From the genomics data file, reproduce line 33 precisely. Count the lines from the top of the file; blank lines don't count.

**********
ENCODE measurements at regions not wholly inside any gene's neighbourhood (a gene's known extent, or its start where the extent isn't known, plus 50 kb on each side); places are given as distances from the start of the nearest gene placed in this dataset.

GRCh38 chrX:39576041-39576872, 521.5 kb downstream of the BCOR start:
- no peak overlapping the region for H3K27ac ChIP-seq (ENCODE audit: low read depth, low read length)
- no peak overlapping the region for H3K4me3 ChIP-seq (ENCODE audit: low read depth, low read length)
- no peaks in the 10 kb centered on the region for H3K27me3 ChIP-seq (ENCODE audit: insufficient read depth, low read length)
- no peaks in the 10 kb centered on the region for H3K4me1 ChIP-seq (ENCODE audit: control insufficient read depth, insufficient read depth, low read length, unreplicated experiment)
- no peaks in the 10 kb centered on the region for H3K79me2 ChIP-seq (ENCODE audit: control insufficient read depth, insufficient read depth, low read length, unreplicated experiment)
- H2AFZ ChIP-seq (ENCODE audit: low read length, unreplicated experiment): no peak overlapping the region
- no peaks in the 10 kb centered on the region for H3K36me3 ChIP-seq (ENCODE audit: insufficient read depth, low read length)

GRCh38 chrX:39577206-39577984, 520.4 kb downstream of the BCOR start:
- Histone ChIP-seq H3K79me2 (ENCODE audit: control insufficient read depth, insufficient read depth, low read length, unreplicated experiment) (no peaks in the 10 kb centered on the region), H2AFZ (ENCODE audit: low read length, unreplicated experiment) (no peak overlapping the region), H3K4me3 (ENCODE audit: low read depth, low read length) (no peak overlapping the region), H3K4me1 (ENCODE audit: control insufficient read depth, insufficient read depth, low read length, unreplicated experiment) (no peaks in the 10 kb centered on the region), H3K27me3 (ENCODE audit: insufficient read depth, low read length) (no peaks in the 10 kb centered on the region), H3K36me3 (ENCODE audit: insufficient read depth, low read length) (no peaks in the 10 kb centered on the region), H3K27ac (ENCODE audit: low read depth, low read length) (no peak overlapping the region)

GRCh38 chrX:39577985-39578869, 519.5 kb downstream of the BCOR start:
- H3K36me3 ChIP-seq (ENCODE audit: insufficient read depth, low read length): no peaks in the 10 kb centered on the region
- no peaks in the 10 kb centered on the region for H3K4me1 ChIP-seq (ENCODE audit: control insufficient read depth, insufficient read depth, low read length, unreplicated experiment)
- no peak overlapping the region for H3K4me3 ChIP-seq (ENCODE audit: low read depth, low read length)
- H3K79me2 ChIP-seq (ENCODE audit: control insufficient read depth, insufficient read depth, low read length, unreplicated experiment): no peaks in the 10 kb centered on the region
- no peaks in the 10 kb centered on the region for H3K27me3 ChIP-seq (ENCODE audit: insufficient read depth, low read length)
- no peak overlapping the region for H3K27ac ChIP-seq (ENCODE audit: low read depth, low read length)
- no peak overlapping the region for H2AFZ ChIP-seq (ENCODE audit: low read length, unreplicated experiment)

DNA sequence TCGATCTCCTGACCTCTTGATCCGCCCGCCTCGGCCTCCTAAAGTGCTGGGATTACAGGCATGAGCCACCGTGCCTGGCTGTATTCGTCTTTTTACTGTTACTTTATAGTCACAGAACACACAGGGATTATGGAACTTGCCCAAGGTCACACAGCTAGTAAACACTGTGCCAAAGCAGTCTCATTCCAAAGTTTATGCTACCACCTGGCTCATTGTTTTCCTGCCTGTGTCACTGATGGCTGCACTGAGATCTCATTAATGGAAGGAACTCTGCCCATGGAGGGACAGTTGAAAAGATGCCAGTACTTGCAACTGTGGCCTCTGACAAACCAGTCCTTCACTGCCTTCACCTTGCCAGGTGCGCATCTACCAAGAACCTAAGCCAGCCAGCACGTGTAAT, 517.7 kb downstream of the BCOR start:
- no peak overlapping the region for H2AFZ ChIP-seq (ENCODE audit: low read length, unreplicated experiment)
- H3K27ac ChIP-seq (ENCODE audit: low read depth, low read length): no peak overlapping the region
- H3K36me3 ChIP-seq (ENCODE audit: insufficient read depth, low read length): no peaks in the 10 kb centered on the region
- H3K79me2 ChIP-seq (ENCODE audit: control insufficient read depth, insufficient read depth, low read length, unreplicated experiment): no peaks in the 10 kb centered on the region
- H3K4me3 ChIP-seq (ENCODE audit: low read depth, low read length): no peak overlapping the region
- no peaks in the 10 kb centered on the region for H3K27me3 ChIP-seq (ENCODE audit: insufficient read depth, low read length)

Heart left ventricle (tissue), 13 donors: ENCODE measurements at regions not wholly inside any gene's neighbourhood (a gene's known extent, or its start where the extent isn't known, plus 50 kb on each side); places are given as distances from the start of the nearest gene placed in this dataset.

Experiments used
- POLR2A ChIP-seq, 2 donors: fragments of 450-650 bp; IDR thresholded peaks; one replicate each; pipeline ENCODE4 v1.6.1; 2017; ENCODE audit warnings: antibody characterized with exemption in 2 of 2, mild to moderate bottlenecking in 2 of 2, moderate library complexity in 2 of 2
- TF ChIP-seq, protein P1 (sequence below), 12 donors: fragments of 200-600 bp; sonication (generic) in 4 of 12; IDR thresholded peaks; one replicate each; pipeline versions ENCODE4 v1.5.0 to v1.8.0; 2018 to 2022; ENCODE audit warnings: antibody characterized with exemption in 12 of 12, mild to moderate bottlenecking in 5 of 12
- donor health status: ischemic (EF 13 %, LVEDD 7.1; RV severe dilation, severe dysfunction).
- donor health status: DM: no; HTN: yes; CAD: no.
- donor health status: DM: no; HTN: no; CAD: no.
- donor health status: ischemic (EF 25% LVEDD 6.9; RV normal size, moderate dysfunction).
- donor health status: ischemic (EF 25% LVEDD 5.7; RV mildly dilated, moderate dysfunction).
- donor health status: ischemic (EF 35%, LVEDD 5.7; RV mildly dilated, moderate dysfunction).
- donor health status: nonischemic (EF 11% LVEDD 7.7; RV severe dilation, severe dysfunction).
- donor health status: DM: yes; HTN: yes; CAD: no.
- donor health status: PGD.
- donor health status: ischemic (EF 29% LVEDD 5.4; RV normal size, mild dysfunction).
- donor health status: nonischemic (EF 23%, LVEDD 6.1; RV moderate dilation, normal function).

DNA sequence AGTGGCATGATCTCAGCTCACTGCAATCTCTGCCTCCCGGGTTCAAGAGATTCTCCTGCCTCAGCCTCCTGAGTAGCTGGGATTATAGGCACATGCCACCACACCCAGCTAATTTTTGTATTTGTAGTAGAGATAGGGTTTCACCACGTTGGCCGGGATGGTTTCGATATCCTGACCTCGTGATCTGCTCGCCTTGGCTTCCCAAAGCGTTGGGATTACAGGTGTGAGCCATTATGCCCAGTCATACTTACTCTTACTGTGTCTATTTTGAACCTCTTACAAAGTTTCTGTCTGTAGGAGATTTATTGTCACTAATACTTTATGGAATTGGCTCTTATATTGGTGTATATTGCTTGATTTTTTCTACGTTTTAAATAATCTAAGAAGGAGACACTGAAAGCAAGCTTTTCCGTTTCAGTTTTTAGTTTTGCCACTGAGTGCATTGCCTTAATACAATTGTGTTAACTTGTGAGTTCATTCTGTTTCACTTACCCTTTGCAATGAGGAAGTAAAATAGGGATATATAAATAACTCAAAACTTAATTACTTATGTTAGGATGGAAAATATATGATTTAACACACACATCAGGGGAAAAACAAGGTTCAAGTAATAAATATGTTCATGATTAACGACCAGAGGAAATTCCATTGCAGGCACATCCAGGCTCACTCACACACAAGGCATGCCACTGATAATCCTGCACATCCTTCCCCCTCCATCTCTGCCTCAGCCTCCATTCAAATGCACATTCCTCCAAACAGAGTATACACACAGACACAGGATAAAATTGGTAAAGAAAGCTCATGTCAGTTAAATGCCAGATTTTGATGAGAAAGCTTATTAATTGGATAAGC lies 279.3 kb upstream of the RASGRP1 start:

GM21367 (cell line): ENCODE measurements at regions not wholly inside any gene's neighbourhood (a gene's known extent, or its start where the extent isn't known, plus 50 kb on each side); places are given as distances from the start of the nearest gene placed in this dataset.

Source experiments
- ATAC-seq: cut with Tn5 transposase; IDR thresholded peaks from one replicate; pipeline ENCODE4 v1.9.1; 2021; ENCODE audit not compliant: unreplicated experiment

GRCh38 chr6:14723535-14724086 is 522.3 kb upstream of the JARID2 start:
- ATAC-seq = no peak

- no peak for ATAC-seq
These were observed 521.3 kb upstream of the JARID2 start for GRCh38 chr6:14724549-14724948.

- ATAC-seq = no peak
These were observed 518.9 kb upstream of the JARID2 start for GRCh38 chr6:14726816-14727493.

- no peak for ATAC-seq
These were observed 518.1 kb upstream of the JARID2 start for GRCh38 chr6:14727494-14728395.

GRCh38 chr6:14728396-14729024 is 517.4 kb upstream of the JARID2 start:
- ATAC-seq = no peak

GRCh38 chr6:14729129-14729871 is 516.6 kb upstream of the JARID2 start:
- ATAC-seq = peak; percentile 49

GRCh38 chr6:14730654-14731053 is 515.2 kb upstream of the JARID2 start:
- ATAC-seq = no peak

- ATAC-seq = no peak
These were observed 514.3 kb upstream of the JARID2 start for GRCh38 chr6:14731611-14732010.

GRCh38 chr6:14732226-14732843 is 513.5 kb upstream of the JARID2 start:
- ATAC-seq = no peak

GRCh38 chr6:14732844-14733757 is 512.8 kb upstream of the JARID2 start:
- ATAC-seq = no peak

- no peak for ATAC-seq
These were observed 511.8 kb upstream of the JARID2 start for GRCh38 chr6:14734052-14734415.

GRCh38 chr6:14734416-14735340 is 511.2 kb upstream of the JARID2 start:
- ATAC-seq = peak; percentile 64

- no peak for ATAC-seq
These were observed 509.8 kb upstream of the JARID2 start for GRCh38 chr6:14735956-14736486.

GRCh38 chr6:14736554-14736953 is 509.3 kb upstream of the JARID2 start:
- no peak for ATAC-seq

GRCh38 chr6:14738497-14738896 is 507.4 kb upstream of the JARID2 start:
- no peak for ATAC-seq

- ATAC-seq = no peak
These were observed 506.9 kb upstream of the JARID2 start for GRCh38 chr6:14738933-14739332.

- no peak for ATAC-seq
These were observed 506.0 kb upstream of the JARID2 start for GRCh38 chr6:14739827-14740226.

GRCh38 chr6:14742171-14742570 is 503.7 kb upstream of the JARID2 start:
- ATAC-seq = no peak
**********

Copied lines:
- donor health status: DM: no; HTN: no; CAD: no.